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JP Floru is the Director of Programmes at the Adam Smith Institute.
Government should stop overruling its peoples’ choices. That is what the current assault on capitalism is about. After all, what is capitalism, but the millions of decisions people make every day? We are all capitalists: when we buy a pint of milk; when we earn a salary for going to work; when we sell our used car. All these different acts create the price system and the free market. This spontaneous order is called capitalism. Every one of our 62 million individuals decides on the basis of their own information. These 62 million individual minds are infinitely better suited to dealing with reality than one single government mind is. This is why the market succeeds, while government action usually fails. Centralised government simply does not have all the information the 62 million have: this is FA Hayek’s famous Knowledge Problem. When the state acts, the unwanted side-effects become the main effect.
Market success benefits everybody; it is the source of the advance of civilisation itself. The only responsible action a government can take is to leave people free to deal with reality as they see fit. It can tweak at the corners, to provide for the few of us who cannot cope with daily life, or to provide the legal certainty necessary for the market to operate (e.g. a legal system, and the protection of property rights) – but when it tries to protect people against themselves it is basically saying: “You are too stupid to take care of yourself. Big Brother knows what’s good for you!”. When the state spends 52% of GDP we are way beyond tweaking.
Today’s announcements by Cameron and Milliband show sharply contrasting views. Cameron’s view is moderate; probably inspired by an intuitive belief in people’s free will and choices. Milliband is of the old guard: centralised authoritarianism, as in “The State Knows Best”. Cameron rides towards the future; Milliband is a time capsule from our socialist past. The best Conservative election strategy is to make sure Milliband stays in his job. Take the inequality debate. Income inequality is a complete red herring: it is perfectly possible for income inequality to decrease, while more and more people become poor. Poverty is absolute, not relative. Being poor is about not having enough food; having no clothes, and/or no shelter. Whether or not your neighbour drives a Rolls Royce has absolutely nothing to do with it.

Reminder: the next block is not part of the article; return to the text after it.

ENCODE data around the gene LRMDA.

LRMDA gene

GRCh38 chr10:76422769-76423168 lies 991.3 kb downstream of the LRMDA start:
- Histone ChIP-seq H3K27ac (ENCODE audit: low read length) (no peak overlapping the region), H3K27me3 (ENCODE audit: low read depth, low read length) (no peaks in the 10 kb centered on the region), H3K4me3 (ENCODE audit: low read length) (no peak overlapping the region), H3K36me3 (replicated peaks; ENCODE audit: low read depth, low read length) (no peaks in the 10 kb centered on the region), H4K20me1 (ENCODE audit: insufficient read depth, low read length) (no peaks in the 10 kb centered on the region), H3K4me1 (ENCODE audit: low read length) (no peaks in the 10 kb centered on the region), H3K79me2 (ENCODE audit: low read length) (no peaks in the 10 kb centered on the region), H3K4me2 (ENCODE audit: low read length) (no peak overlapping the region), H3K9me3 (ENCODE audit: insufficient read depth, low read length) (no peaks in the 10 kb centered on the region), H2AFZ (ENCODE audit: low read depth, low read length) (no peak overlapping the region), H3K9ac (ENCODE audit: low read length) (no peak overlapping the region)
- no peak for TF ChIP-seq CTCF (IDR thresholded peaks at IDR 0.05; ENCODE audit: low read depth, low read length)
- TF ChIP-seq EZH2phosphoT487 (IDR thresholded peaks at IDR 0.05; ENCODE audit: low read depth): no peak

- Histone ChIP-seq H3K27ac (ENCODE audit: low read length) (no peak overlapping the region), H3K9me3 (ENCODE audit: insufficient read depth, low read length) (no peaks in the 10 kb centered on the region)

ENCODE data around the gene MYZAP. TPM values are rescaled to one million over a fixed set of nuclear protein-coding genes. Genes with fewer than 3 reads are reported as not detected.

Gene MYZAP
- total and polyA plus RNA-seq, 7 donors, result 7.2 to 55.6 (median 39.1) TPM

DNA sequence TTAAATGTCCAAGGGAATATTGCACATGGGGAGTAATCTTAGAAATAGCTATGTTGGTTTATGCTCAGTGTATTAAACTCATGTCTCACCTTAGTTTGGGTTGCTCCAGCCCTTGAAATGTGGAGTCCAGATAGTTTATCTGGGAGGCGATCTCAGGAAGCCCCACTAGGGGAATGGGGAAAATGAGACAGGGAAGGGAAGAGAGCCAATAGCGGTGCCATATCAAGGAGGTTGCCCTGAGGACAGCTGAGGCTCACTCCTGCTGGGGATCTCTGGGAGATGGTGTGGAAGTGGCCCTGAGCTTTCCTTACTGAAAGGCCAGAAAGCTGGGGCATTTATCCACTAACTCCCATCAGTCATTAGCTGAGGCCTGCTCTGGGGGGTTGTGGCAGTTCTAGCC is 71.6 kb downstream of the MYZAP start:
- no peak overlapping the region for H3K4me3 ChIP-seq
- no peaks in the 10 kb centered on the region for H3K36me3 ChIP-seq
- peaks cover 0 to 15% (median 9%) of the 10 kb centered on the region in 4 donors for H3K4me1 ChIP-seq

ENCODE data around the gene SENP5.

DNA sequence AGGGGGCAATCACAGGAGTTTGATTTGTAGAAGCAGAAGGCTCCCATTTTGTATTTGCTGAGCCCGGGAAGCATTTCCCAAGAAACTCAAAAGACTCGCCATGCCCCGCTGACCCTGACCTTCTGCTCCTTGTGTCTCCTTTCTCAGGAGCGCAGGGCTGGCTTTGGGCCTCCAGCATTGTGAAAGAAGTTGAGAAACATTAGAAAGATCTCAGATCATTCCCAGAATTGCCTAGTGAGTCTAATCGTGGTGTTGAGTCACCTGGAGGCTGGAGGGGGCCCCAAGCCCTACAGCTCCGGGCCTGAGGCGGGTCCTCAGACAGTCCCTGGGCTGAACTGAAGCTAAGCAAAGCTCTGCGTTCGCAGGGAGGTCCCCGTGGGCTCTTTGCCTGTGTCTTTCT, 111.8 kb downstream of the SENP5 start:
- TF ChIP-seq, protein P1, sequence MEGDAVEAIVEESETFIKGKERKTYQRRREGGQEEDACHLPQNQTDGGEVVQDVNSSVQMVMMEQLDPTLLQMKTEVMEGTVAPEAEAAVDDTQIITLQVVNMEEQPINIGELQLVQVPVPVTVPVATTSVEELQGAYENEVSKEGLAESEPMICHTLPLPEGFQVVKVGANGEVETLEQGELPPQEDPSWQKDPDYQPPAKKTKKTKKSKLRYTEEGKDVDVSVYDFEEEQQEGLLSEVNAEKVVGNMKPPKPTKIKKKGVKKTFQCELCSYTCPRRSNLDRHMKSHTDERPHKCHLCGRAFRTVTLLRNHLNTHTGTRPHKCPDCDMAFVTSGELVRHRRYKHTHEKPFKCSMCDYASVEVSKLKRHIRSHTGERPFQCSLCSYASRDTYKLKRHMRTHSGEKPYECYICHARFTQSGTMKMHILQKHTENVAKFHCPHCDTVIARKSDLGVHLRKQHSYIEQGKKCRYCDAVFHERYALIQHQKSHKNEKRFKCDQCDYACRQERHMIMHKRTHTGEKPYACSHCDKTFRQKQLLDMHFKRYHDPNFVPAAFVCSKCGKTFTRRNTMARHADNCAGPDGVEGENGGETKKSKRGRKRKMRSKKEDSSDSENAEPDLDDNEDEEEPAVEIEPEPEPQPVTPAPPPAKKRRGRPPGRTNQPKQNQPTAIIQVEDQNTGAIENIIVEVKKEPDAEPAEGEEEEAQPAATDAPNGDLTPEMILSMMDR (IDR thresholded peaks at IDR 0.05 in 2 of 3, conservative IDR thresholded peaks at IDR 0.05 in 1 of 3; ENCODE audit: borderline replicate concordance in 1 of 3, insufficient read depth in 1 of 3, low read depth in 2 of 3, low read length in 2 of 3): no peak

The Inequalitynistas are not even using poverty as an argument. They try to mobilise mainstream public opinion by pointing workers at their bosses’ pay. That is just plain envy, and has nothing to do with social justice. In fact, inequality has a number of very important advantages: it shows people what to do. If you stay in bed, you earn nothing. If you get on your bike, you do. Capital accumulation provides means to start businesses and enterprise. Unequal spending means that rich people buy products while they are still scarce and expensive – the profit motive will make entrepreneurs mass produce those same products so they become available to all.
That taxpayers bailed out bankers is another argument to subject capitalism, that is, to overrule our own free decisions. Bankers did not bail out themselves. Government bailed out banks. It was not the
bankers’ decision – it was the government’s. Labour bailed out the failing banks which were very strong in its electoral heartlands. That was a political decision. I remember vividly how, at the height of the credit crunch, my own (responsible) bank HSBC, increased its capital by raising money in the market, rather than to ask for a state hand-out. THAT is responsible capitalism. The responsibility of capitalism rests in the morality of its actors. That is: the individual decisions of 62 million people (or, should we say, the nearly 7 billion humans). Believing that one single state mind has a higher morality than 62 million is patronising and insulting.